Wednesday, January 9, 2008

Simple Linux and Unix Password Cracker Shell Script

Hey there,

I'm about "this" close to finishing my manpage creator, to compliment the manpage converter post, and should have that all set for tomorrow (can you guess I was hoping to get that out today? Work. It just gets in the way ;)

Today, I thought I'd go over a simple shell script that runs on both Linux and Unix (hopefully, pretty much any flavor) to wrap a popular password cracking program called John The Ripper, JTR from here on out, which you can download directly from this page, if you're not already using it.

JTR is something I've used almost everywhere I've worked, whether or not a separate security department existed. It seems that a lot of companies are moving away from the individual Unix and Linux shell based programs and spending all their money on graphical tools that work on the entire network but end up causing more problems than they resolve. If you're a sysadmin, you know that, when the GUI breaks, the problems always come back to you anyway :P

For the above-mentioned reason, I wrote this script (for Solaris Unix and Redhat Linux primarily) to make sure that I, and any of my co-workers, could at least have a pulse on the state of security insofar as it relates to user account passwords. Even if you don't have the authority to compel users to comply with simple standards, you can at least get to the really bad ones (username: mike, password: Mike1).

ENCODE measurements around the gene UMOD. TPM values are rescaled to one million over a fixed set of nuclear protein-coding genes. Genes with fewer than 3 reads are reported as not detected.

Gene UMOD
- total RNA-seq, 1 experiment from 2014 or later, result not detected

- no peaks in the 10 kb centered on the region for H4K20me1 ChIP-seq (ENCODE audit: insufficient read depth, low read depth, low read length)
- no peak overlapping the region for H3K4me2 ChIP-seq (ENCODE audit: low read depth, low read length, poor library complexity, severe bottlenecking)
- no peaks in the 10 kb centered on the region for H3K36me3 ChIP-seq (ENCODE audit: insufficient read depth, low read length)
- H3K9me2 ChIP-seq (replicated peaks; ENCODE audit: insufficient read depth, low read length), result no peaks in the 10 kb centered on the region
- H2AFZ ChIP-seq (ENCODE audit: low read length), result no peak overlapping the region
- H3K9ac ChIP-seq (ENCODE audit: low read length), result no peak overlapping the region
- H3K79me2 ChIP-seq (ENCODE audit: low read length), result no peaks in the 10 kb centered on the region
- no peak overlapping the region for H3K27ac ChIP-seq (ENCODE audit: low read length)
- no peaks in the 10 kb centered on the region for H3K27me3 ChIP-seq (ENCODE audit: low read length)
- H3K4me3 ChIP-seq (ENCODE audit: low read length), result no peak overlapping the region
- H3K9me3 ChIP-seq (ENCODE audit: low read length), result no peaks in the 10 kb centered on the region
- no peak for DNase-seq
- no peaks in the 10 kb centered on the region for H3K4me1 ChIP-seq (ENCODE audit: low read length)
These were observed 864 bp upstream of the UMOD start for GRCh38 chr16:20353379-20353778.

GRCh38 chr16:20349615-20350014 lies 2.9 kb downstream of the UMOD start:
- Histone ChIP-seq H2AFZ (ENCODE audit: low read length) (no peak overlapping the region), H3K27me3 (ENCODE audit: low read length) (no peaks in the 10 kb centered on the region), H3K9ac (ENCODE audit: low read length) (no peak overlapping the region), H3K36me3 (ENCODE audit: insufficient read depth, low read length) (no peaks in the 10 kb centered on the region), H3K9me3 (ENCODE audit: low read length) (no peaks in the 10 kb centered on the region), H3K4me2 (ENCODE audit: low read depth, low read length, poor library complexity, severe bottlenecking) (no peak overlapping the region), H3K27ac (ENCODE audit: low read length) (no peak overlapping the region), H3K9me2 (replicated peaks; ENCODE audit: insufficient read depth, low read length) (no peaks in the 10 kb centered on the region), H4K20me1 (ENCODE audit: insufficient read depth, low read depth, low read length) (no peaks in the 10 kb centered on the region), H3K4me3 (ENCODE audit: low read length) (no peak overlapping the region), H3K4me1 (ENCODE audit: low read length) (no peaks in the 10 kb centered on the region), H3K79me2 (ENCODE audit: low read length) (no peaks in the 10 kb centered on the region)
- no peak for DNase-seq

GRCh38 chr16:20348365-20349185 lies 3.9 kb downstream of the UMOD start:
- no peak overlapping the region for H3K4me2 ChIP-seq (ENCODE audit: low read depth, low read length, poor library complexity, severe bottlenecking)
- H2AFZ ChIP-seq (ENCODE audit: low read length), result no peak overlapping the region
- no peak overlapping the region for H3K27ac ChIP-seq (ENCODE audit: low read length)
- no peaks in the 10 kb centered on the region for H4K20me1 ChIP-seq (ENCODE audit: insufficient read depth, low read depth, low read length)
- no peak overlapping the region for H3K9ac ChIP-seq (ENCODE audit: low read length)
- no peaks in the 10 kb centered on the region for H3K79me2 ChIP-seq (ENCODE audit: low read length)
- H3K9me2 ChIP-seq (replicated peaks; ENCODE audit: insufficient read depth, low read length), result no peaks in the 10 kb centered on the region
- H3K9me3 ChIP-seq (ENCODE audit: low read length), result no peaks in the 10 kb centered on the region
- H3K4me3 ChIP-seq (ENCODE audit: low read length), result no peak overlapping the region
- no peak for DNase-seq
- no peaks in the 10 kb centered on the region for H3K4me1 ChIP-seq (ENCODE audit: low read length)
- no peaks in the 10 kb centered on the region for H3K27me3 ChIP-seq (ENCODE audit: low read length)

Hopefully, you'll be able to reap some benefit from this script. And you can, of course, feel free to keep sharpening those shell scripting skills by modifying this to suite your needs (For instance, my script assumes that you are using a shadow password system and that you only want to do one quick password check followed by a dictionary crack attack). If you've installed JTR in /usr/local, as I have (under the symlink directory "jtr," to help out with upgrade transitions - I also prefer /usr/local because it falls outside the directory conventions of most Unix and Linux systems - /opt, /share, etc - and is more directly portable), you shouldn't have to modify this too much.

If there's anything I'd strongly suggest, it's that you go out and find a better dictionary file than the standard "dict" file. Of course, if you modify the script to use a larger dictionary file, you can expect your execution times to lengthen as well.


Creative Commons License

This work is licensed under a
Creative Commons Attribution-Noncommercial-Share Alike 3.0 United States License


# - 2008 - Mike Golvach -
# Throw this in your crontab and run nightly, or
# weekly, depending on how much crunch-time you can
# afford to take.
# Creative Commons Attribution-Noncommercial-Share Alike 3.0 United States License

/usr/local/jtr/unshadow /etc/passwd /etc/shadow >/usr/local/jtr/passwd.1
/usr/local/jtr/john -single /usr/local/jtr/passwd.1 >/usr/local/jtr/PASSFILE 2>&1
/usr/local/jtr/john -wordfile=/usr/local/jtr/dict /usr/local/jtr/passwd.1 >>/usr/local/jtr/PASSFILE 2>&1
if [ -s /usr/local/jtr/john.pot ]
(echo "Subject: Passwords Cracked on `hostname`";cat /usr/local/jtr/PASSFILE)|/usr/lib/sendmail -t
rm /usr/local/jtr/passwd.1
rm -f /usr/local/jtr/john.pot
rm -f /usr/local/jtr/PASSFILE

, Mike

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